Want to know more? This podcast episode complements this blog post:
Around a year ago I wrote a post about jellied eels and eel, pie and mash houses in London and I have been meaning to write a sequel on the subject of eel fishing and conservation for a while, as well as looking at some traditional recipes for the slippery fish.
The European eel Anguilla anguilla is a threatened species; the IUCN has put it on its Red List as a Critically Endangered animal, yet it is perfectly legal to eat them – and fish for them if you have a licence – the funny thing is adult stocks of eel has remained stable for the last few decades. So why has the eel been given this Critically Endangered status? Well it is because the young eels – known as elvers in Britain, but more commonly known as glass eels – have had the drastic drop in population. Some of these populations have crashed by 95% in some areas. The paradox is: how can the adult population be stable whilst the young have diminished in number so much?
Well the short answer is that we don’t know! Elvers resupply our rivers of stock eels after a long migration from the Sargasso Sea where they were born. Understandably, this part of the life cycle is poorly understood, and all scientists and conservationists can do is count the number reaching our estuaries and rivers and monitor them carefully.
In Britain, the main inlet for elvers is the River Severn; indeed there are still a decent number of elvers swimming into its mouth every year. However, the population has dropped overall in Europe by 75% and so the spectacle of the great migration is no longer what it was:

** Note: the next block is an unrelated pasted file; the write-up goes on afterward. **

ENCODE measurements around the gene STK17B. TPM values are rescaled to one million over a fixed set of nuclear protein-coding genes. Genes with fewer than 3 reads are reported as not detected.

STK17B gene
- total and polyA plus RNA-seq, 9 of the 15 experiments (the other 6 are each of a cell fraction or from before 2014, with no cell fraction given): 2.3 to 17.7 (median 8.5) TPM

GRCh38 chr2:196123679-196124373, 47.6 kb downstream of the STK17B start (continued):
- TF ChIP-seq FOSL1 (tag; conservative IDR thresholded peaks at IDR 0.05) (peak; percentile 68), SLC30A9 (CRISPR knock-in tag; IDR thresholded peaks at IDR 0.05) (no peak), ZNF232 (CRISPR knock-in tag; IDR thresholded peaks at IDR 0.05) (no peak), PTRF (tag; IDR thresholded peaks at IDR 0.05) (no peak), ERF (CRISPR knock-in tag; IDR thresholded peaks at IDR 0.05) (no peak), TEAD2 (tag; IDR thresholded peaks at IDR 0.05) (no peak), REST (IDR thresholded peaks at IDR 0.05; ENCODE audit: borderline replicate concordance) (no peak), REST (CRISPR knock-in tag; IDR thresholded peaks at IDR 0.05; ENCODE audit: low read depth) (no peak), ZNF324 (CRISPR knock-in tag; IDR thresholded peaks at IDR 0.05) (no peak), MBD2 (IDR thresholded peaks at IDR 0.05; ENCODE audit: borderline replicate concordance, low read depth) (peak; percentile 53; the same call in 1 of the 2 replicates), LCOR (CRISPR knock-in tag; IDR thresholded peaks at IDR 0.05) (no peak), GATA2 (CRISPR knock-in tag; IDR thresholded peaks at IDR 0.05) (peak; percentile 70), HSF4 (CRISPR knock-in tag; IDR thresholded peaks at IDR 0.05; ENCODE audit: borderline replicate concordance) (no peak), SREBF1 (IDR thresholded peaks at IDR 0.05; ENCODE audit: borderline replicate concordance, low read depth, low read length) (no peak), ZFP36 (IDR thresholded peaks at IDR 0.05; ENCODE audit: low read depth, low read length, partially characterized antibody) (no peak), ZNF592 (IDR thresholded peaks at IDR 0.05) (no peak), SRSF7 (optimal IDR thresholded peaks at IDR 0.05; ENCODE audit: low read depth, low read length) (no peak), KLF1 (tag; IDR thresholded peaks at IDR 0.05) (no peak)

In the month of April; the shores of the Severn are annually darkened with innumerable quantities of elvers, which are seen fringing the sides of the river a black ascending line, which appears in constant motion…When the elvers appear in the river they are taken in great quantities with sieves of hair cloth, or even with a common basket, and after being scoured and are offered for sale. They are either fried in cakes, or stewed, and are accounted very delicious.
Illustrations of the Natural History of Worcestershire, Dr Hastings c.1830
Elvers were an essential food source in more ways than one according to Andrew Kerr of the Sustainable Eel Group: ‘entire communities would live on them; indeed … they were even used to fertilise the fields.’
A smaller-scale version of what Dr Hastings saw on the River Severn
See the story and video here: http://news.bbc.co.uk/local/gloucestershire/hi/people_and_places/nature/newsid_8864000/8864173.stm
The UK ‘elvering’ season is from February to May with its peak in April and it is legal to fish for them if you have the appropriate license; and it can be big business when they sell for £200 a kilo. They go for these huge prices because they are snapped up by the Chinese in order to restock their fisheries.
Elver fishermen have an obligation to fulfill if they want to go fishing for glass eels – 35% of their catch must be relocated upstream. Tiny elvers entering estuaries are often impeded from reaching rivers because of flood barriers. By physically moving them upstream they can do as nature intended and live their lives in British freshwater before slipping back to the Sargasso to breed. This seems to be working – numbers of elvers in the River Severn are on the up, though this could just be population fluctuation.
The Environment find a poacher’s oversized elver fishing net (from The Guardian 2010)
The ethical elverer after relocating a third of his catch, then sells the remainder to eel farms. The nearest ones to Britain are in Ireland and Holland. This is what the people at the Sustainable Eel Group say is the sustainable thing to do. Unethical elverers sell their catch on to people that have a penchant for elvers. He also uses huge oversized nets and trawlers – some nets can be up to 18m; compare this to the legal 2.5m net. (Amazingly trawling for elvers is still legal in Britain, though the number of eel fishing licenses are restricted.)
Have a look at this BBC report about elver poaching:
So what do we conclude here? Well jellied eels are not to be consigned to the history books – with careful monitoring there should be well-stocked eel fisheries. It’s simple: only buy farmed eels, not wild, and on no account never buy elvers.
The following two posts will be some eel recipes (some you should try and some you should not!)
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